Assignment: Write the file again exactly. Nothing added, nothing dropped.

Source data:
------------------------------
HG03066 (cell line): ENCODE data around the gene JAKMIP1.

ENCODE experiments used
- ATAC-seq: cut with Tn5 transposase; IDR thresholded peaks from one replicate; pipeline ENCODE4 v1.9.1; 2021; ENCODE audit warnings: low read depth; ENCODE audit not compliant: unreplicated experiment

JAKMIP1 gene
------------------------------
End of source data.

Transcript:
HG03066 (cell line): ENCODE data around the gene JAKMIP1.

ENCODE experiments used
- ATAC-seq: cut with Tn5 transposase; IDR thresholded peaks from one replicate; pipeline ENCODE4 v1.9.1; 2021; ENCODE audit warnings: low read depth; ENCODE audit not compliant: unreplicated experiment

JAKMIP1 gene